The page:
California’s strong labor laws aren’t enough to protect workers, report says

A worker stocks a grocery aisle with cereal.
A study by researchers at Harvard and UC San Francisco found that 91% of California service sector workers surveyed experienced at least one labor violation in the last year at work.
(Los Angeles Times)
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Although California has some of the toughest labor laws in the country, a new study has found workers routinely suffer violations while on the job.

A team of researchers from UC San Francisco and Harvard University earlier this year surveyed 980 California workers at dozens of the state’s largest retail, food and other service sector companies. The workers reported frequent abuses over pay, work schedules and other issues.

The study found, for example, that 41% of the workers surveyed had experienced at least one serious labor violation in the last year, such as being required to work off the clock, not being paid overtime, or being paid less than minimum wage, according to the report, which was released this week.


Violations around paid sick leave and meal breaks were also common, the researchers found. More than half of workers, 58%, were not given proper rest breaks.

All told, 91% of the workers surveyed experienced at least one violation in the last year, the study found.

The findings seemed at odds with the fact that California has led the way in raising labor standards, said one of the study’s authors, Daniel Schneider, a professor of social policy and sociology at Harvard He and his co-author, Kristen Harknett, a UCSF sociology professor, wanted to understand why the state’s rigorous laws weren’t doing more to protect workers from abuse.

The survey of workers, Schneider said, showed it was common for workers not to report problems. Many, he said, “have been robbed of their time and their wages and the vast majority do not come forward.”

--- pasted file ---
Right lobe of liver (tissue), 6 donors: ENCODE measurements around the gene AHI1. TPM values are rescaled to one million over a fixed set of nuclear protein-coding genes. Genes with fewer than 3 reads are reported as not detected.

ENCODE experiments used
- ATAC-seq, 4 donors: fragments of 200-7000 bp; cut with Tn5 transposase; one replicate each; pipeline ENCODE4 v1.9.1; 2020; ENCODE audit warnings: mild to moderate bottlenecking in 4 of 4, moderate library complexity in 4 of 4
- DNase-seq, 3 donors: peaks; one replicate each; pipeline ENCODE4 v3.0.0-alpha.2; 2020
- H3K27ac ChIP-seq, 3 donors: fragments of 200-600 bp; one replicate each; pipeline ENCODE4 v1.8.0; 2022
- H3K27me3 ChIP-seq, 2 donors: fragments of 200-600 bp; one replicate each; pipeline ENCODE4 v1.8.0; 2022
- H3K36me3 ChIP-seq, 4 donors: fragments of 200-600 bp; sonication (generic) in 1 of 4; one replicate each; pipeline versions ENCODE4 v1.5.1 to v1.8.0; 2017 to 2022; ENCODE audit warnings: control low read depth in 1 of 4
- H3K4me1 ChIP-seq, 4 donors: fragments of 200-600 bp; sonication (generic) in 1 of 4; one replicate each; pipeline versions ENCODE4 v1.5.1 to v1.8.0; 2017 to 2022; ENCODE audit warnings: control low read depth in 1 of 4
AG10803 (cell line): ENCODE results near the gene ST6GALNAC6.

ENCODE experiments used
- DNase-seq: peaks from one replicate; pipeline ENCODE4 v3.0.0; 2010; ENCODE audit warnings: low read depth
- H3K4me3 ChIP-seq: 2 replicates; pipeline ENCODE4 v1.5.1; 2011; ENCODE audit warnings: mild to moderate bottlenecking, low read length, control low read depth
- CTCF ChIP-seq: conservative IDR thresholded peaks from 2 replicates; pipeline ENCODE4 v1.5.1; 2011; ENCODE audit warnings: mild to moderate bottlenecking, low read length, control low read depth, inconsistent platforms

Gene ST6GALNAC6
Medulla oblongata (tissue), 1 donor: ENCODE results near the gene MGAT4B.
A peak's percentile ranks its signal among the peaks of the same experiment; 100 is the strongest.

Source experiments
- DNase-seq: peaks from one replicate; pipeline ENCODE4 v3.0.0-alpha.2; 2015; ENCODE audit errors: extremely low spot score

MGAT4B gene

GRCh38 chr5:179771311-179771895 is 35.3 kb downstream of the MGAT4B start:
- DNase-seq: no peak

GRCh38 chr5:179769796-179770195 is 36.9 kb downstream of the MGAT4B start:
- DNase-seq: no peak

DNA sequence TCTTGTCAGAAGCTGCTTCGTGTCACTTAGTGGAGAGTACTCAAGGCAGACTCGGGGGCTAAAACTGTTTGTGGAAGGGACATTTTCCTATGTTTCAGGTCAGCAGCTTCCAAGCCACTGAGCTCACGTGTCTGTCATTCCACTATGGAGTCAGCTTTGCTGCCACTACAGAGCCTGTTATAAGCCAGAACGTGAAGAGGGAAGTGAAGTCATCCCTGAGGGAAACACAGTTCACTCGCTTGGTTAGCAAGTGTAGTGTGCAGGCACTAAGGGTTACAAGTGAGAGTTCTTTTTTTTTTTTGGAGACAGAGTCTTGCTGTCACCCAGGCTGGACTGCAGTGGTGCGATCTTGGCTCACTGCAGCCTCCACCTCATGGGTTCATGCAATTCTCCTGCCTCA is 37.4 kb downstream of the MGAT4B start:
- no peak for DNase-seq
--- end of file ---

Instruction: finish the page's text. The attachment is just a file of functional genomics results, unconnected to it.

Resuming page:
Schneider said the study found that workers who came forward to report problems to someone inside their company were often met with retaliation or other negative consequences, and that workers are unlikely to seek help from regulatory bodies such as the state labor commissioner.

“This is not to say that the laws are ineffective, but that their full promise isn’t realized when they are being violated so routinely,” Schneider said. “We need a robust system of enforcement to ensure these labor laws are being enforced and complied with.”


The results of the new study come against the backdrop of renewed debate over a controversial California law known as the Private Attorneys General Act that gives workers the right to file lawsuits against their employers over back wages and to seek civil penalties on behalf of themselves, other employees and the state of California.

A business-backed ballot initiative would hurt workers, labor researchers say. But proponents say lawsuits don’t help workers and hurt small businesses and nonprofits.

Feb. 23, 2024

An initiative seeking to gut the act will appear on the ballot in November, the culmination of a long-running effort by business groups to scrap it.

Backers of the ballot initiative argue the law has resulted in a slew of lawsuits that small businesses and nonprofits have little ability to fight, and say that the long, costly lawsuits workers must pursue result in their getting less money than if they had filed complaints through state agencies.

Although not an expert on the law, Schneider said he believes there should be “more avenues for workers to come forward, to pursue some kind of redress, not fewer.”

The recent study is limited in scope, Schneider said, and does not capture the experiences of undocumented workers or those in domestic, agricultural and construction jobs where violations may be even more common.

Since the survey focused on workers at large firms, it leaves out service sector workers employed at smaller firms, which also likely experience violations at higher rates, he said.


Another study published this month by researchers at Rutgers University found that minimum wage violations have more than doubled in some major metro areas in California since 2014.

Workers in the Los Angeles, San Jose and San Diego metro areas who had been paid below minimum wage lost on average about 20% of the money they were owed, or as much as $4,000 a year, the study found.

In the San Francisco area, losses were even more steep, with workers losing an average of $4,300 to $4,900 annually to minimum wage violations, according to the study.